The Press Newspaper

Toledo, Ohio & Lake Erie

The Press Newspaper

The Press Newspaper


Alexis Donnelly went from being the leading scorer on her college soccer team to literally a coach on the sideline in a blink of an eye.

Donnelly, a junior forward at Siena Heights (Mich.) College and a Clay graduate, was one of a few players scrambling for a ball against Madonna College on Sept. 28 when the ball popped up in the air.

“I went to go get it, and me and a girl kind of collided,” said Donnelly, 20. “She hit me on the outside of my leg and my right knee buckled inward and I twisted and heard it pop. The refs stopped the game immediately. It was just a big ‘pop!’ ”

Alexis Donnelly

Donnelly said she crumpled to the ground, screaming.

“The physician at Madonna said I had a patella sprain and I would be back in a week or two,” Donnelly said. “I went home (to Toledo) and got X-rayed and they came back negative. I had to see my orthopedic surgeon at Wildwood, and as soon as he started doing some tests he knew it was my ACL. It’s an ACL and meniscus. He’s not sure if my MCL’s torn or not.”

The trip to Wildwood was Donnelly’s official notice: her junior season with the Saints was over. She was leading the team in scoring, with seven goals and five assists in just 10 games, and was having the best season of her soccer career.

“My season’s over, and it’s been really rough,” Donnelly said. “I felt like finally I was in a good spot and I wasn’t having any more health issues, just minor bumps and bruises. I was physically fit and where I wanted to be. I started getting on a roll and it all felt like it was taken away from me in an instant.”

Injuries and illness are nothing new to Donnelly. She tore her ACL halfway through her senior season (2010-11) at Clay and still made first-team All-City League and all-district. She also has to deal with Guillain-Barre syndrome, a disorder in which the body's immune system attacks the nerves.

People with Guillain-Barre syndrome feel weakness and tingling in their extremities at first, followed by sensations that can quickly spread and eventually paralyze the entire body.

“I’ve had no symptoms,” Donnelly said. “I still get tingly sometimes, like when I get sick. My legs still fall asleep fairly easy, just like before. I put it behind me. I feel like if it’s going to come back, so be it. I’ll beat it again. It’s not even a worry to me anymore.”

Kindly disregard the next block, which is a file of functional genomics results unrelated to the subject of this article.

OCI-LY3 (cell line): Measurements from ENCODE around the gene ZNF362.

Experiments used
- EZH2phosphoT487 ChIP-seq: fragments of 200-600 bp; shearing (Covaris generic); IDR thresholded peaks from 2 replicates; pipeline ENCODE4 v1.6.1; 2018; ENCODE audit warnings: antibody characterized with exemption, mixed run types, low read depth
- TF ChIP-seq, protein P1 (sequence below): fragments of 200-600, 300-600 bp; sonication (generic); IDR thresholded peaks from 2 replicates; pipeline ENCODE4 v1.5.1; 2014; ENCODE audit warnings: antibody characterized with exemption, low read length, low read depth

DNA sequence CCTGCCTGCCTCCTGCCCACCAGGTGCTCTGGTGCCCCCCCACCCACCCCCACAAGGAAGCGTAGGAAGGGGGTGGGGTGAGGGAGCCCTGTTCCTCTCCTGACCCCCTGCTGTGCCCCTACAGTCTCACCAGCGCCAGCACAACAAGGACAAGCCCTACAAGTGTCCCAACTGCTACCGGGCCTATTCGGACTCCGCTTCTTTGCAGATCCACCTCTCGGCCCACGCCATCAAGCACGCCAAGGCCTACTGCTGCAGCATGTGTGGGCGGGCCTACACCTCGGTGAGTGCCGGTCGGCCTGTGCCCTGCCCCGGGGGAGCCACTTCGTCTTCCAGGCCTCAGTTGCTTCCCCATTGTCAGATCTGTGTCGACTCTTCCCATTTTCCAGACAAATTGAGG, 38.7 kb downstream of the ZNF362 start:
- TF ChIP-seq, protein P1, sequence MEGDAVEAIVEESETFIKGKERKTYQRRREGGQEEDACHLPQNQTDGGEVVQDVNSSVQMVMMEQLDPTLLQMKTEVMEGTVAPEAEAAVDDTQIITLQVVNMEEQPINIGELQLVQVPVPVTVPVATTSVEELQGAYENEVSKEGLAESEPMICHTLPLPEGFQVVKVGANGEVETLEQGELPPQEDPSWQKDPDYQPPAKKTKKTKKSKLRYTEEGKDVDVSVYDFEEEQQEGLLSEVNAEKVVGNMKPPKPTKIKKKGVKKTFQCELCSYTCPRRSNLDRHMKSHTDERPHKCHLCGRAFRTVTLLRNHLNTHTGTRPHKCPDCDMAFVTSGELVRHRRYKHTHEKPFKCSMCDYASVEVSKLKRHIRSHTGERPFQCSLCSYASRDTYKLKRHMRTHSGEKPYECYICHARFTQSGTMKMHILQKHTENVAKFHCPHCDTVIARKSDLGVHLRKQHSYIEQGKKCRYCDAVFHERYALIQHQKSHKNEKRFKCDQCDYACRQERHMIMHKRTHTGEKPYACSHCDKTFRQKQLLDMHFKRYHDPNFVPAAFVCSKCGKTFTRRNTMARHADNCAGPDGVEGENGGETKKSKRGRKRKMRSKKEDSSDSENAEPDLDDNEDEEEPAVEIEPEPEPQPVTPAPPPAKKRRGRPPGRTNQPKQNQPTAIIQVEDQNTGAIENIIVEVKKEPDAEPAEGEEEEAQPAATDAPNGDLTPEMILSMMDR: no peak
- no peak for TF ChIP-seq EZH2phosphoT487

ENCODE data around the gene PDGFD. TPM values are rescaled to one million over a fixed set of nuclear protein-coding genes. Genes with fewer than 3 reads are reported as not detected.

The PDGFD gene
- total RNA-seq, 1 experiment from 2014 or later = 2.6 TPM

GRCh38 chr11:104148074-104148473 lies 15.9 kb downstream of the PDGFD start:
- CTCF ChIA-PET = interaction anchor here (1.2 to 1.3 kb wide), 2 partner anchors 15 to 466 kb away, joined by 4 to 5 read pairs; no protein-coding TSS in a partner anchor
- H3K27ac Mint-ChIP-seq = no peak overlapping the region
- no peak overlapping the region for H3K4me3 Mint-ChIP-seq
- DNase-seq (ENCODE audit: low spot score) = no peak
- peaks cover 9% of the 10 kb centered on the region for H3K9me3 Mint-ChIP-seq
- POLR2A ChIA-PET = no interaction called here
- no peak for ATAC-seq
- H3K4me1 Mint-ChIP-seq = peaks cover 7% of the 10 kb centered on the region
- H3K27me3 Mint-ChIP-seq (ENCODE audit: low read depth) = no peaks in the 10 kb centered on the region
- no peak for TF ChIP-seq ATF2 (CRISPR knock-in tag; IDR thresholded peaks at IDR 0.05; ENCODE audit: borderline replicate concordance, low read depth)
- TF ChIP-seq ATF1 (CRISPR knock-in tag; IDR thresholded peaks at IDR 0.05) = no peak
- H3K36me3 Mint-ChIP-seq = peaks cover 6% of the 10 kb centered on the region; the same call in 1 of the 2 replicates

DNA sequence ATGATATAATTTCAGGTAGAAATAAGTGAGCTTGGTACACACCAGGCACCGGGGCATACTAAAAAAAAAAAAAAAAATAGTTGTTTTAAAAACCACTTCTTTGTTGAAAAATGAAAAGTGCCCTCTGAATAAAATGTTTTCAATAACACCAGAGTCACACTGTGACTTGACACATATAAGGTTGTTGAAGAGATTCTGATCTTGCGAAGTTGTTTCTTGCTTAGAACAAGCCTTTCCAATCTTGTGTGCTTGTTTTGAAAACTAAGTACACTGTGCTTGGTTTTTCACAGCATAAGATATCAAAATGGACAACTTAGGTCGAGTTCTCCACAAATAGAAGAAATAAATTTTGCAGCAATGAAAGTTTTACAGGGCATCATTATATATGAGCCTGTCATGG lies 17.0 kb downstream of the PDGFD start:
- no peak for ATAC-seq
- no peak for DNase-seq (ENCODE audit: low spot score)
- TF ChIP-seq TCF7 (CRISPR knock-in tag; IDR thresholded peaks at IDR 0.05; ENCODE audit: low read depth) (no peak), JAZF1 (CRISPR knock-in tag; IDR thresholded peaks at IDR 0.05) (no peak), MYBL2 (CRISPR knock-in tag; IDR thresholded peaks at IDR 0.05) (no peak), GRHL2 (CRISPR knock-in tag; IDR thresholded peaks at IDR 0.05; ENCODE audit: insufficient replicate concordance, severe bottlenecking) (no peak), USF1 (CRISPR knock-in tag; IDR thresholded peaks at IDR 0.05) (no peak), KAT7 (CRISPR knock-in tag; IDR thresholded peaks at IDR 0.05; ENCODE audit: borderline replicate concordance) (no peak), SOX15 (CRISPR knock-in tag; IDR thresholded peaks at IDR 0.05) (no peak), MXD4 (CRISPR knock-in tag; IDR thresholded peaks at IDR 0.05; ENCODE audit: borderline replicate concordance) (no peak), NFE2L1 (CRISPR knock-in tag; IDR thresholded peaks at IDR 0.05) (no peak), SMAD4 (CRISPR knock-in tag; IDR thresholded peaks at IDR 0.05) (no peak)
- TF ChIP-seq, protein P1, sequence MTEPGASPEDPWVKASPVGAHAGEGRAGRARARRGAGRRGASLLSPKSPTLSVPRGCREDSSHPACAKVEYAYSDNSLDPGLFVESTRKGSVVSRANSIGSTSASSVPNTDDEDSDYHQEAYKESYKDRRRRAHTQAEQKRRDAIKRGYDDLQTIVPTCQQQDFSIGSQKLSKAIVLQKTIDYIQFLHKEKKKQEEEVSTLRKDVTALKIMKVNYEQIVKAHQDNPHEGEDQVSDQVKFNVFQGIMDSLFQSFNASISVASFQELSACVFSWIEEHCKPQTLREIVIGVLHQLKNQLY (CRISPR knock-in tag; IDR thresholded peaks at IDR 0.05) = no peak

Donnelly hasn’t been the only player hurting on the Saints’ roster. Two other players are out of action, one with a broken bone in her shin and the other one with pulled ligaments in her ankle.

Donnelly, a psychology major, said she has been on the sidelines helping 11th-year coach Scott Oliver during games.

“I’m definitely in coach mode right now,” she said, “It’s kind of instilled in me. That’s what I want to do when I’m done playing. I want to be the graduate assistant coach here when I graduate. I definitely want to keep my foot in the coaching door.”

The Saints have gone 3-1 without Donnelly in the lineup, improving to 7-6-1 and 3-2 in the Wolverine-Hoosier Athletic Conference. That doesn’t mean Oliver wouldn’t rather have her in the lineup.

“Alexis was voted by her teammates to be a team captain this year,” he said. “She is a perfect balance of lead by example and lead with the heart. She is one of the fiercest competitors we have on the team and is willing to do whatever it takes to make her team be successful. The best attribute I can credit her with as far as playing goes is that she makes her teammates better. Whether that is in certain plays, or off the field with character. She just makes everyone around her feel special and important.

“She is always helping to coach her teammates and keep them laughing and smiling. I have only coached her for two and a half years now and she is one of my favorite players of all time.”

Donnelly is scheduled to undergo knee surgery on Nov. 4, and she hopes to be back on the field by late April. She remains steadfast that her teammates shouldn’t feel sorry for themselves just because they lost one of their leaders.

“It shouldn’t matter who’s in the game,” Donnelly said. “You know how to play and you have to have heart and drive no matter who’s on the field. You have to be able to go into battle and put it all on the line. We just have to show up and play.”




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